What’s your calling? Who are you? How would you define yourself? These are the questions we seek to answer about ourselves from a young age.
Everybody is born with a need to know what their specific identity and place in the world really is. This is why people don’t just play sports; rather, they describe themselves as a baseball player, a runner, or a golfer. People who engage in adventures don’t do adventures; rather, they find their identity in them, labeling themselves as a rock climber, a backpacker, a skier, or a kayaker. People who find their identity in their careers don’t practice law, work at a hospital, or write books; rather, they typically would say that they are a lawyer, a doctor, or a writer.
There’s no point to become legalistic in how we speak and in what labels we use to describe how we spend our time, but so often the way we describe ourselves reveals where we are truly finding our identity.
The danger in finding your identity in anything other than in Christ is that everything else eventually fails or fades away. When you find your validation as a person in your career as a counselor, for example, what happens when you retire from counseling? You lose your identity. If you find your ultimate place in life as a mother, what happens when your kids move out and move on, as healthy people should do? You either lose your direction in life and have a identity crisis, or you try to hold onto your identity as a mother and smother your grown up kids and become an overly intrusive grandparent.
In Paul’s opening remarks to the Philippians, he is careful to describe them as “the saints in Christ Jesus who are at Philippi.” Paul knows that a true Christian’s deepest identity is found only “in Christ Jesus.” Who we are is based in the finished and gracious work of our Savior, even though we will be “at” many places on earth.
This is profoundly helpful because the new life of Christ which is transferred to us through faith and by grace can never be taken away. When you know you are Christ’s saints, you will have a security and direction in life that will not crumble as all other eventually identities do.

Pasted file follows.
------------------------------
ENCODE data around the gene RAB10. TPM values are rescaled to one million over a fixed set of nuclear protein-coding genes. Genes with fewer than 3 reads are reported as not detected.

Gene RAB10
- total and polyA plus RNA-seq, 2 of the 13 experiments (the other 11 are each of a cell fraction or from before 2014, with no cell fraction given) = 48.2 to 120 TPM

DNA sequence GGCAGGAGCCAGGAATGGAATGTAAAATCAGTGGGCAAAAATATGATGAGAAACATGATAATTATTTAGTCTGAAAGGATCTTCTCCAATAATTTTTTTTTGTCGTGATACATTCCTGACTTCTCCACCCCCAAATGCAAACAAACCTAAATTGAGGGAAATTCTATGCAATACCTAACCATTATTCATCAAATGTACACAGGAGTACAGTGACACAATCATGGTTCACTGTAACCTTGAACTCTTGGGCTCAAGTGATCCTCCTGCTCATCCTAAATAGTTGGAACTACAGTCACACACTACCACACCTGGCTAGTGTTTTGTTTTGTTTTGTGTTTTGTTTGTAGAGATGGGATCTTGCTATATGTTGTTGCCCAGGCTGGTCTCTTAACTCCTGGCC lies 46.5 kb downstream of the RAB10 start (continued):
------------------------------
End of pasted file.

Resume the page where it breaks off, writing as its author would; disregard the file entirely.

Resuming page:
In fact, our identity in Christ should actually fuel and support our missions on earth. To be the best at what God has called you to “do,” you must first know who he has already made you to “be.”
Your identity should dictate your roles in life; your roles in life should not dictate your identity. As I talk about in the article “How to Submit to Authority Without Feeling Devalued,” there are major differences between roles and your identity:
Your identity is always found in your relationship to God; your role is found in your relationship to people. Your identity in Christ can never be taken away; your role in this world will always be taken away. Your identity is solely in Christ; you can have many different roles. Your identity will never change once you become a Christian; your roles are constantly in flux. You can never leave your identity behind; you can check your role at the door once you are no longer on the clock for that position. You’re identity should never be fueled by your role; your role should always be fueled by your identity. . . .
If you are still confused on what your identity is and what your roles are, ask yourself this question: When I die and go to heaven, will I still have this label?
When we go to heaven, we will not be married to our spouses (Matthew 22:30), we will not still be parents to our children (John 1:12-13), we will not be citizens of an earthly country (Philippians 3:20), and we will not still have our corporate titles (Luke 16:25). What will remain is the life of Christ uniquely expressed through our truest selves (which is why, along with Biblical evidence, many theologians believe our gender will remain in heaven as it is essential to our identity and image bearing of God).
We will fulfill many functions, offices, positions, relationships, and roles in this world, but we are called to have only one identity found in our belonging to God. If we are not secure in who we are to Christ, we will always feel threatened, devalued, and like a failure in our earthly roles.”
If we are finding who we are through our positions in life, then when these positions in life are not going well, our identity as a person will begin to crumble. But when we are secure in our identity in Christ, even as the roles we fulfill in this life begin to grow unstable, we will be able to operate without fear because our personhood is no longer tied to our earthly positions.
Therefore, next time your role as a spouse, parent, boss, employee, ministry leader, or one of the other thousands of roles you will fill on earth begins to grow unstable, remind yourself of your identity: you are a “saint in Christ Jesus” who is simply at “(you fill in the blank).” You don’t work for this church or that business or for this family, you work “at” those places.
We have many positions “on” earth, but even when these change our position “in Christ” always remains. To fulfill your earthly roles well with all their uncontrollable ups and downs, you must always know you work “for God” “in Christ” but “at ______________.”